Friday, April 20, 2012

Animal Crackers

The end of the academic year is just over the next hill, and those of us who teach are steeling ourselves for the final push.


I had several paragraphs of whining here, which I have deleted. How can I whine about the greatest job in the world!

It is opening night for our final production of the year, and this year it is The Glass Menagerie. It is an unusual choice for a major production in a program such as ours, because there are only four characters. Of course, everybody knows Tennessee Williams' somewhat autobiographical piece. It is heavily taught in classrooms because it has such relevance to personal development and frustration with family constraints and values. There is a huge amount of critical material and curriculum guidance for this piece available online.

Our production is really unusual in an attempt to realize Williams' stated intentions in a technical way. In our production the interior of the apartment is completely behind a white scrim, for which we had to install a separate truss proscenium frame. Text and images are superimposed upon the action in the apartment. Current lighting and projection technology makes it possible to do what it seems Williams had envisioned in writing the work. The action in the apartment appears clear but slightly hazy and distant, as if in memory or a dream, as Tom states. The original production abandoned the scrim and much of the projection because the technology wasn't up to the aesthetic in the 1940s.

For us this means a great deal of light control. There is hallation off the lighting instruments above and behind the scrim that casts a slight haze on it. Even the bright aisle lights are a problem. And there is a really tricky lighting problem in a candelabra scene. How do you light people behind the candelabra and cast their large shadows on the walls, without lighting the candelabra itself and casting its shadow? Our lighting designer did achieve it well.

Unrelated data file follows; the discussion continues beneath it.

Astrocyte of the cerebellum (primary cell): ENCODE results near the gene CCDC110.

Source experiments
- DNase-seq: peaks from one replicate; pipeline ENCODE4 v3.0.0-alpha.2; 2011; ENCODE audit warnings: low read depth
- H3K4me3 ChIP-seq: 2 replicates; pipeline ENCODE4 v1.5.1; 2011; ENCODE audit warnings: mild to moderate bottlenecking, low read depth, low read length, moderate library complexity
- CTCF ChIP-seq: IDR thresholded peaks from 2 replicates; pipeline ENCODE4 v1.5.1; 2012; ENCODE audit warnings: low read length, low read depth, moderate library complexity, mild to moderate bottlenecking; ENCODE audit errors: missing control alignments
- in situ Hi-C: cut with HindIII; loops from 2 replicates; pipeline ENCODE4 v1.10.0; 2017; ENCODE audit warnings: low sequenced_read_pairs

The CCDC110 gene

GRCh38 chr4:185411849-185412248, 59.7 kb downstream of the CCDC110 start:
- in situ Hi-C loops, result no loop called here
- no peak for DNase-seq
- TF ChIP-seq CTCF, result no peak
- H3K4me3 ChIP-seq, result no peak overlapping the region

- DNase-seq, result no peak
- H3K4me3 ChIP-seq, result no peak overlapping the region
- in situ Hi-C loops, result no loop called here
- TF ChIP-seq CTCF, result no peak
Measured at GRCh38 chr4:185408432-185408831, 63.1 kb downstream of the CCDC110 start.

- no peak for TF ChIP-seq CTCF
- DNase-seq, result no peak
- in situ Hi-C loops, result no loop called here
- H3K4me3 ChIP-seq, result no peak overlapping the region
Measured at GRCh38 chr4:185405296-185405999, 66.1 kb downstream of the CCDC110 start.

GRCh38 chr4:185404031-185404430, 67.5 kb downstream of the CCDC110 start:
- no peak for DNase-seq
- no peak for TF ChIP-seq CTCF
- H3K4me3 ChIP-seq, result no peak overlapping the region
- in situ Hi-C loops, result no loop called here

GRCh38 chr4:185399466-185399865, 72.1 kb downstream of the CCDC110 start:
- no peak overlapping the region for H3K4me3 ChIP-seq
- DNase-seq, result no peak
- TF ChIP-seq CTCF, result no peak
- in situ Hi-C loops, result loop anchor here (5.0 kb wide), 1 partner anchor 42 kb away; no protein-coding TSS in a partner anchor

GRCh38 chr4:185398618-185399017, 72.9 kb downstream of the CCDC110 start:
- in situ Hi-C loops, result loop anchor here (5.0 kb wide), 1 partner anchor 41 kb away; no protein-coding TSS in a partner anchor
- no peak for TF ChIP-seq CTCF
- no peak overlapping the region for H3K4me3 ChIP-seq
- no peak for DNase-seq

In addition there are narration scenes on a fire escape outside the apartment, and access to the fire escape is from below, from our orchestra pit. Add the need for powerful equipment for bold enough projection and wireless mics for actors behind the scrim to be heard well in a large hall. It's easy to understand why most productions of this play are more simply realized.


Back to whining.

We always end the year with a major theater production such as this, which means the student work to be graded piles up while I focus on making the show happen well. Sadly, most feedback to the student at this point is moot - it won't be read because it has no future utility - except to argue a poor grade.

Meanwhile, the appeal of large blocks of potentially free time are a magnet for meetings and work groups.

There is little wonder we see commencement come around with mixed feelings.

20 April 2012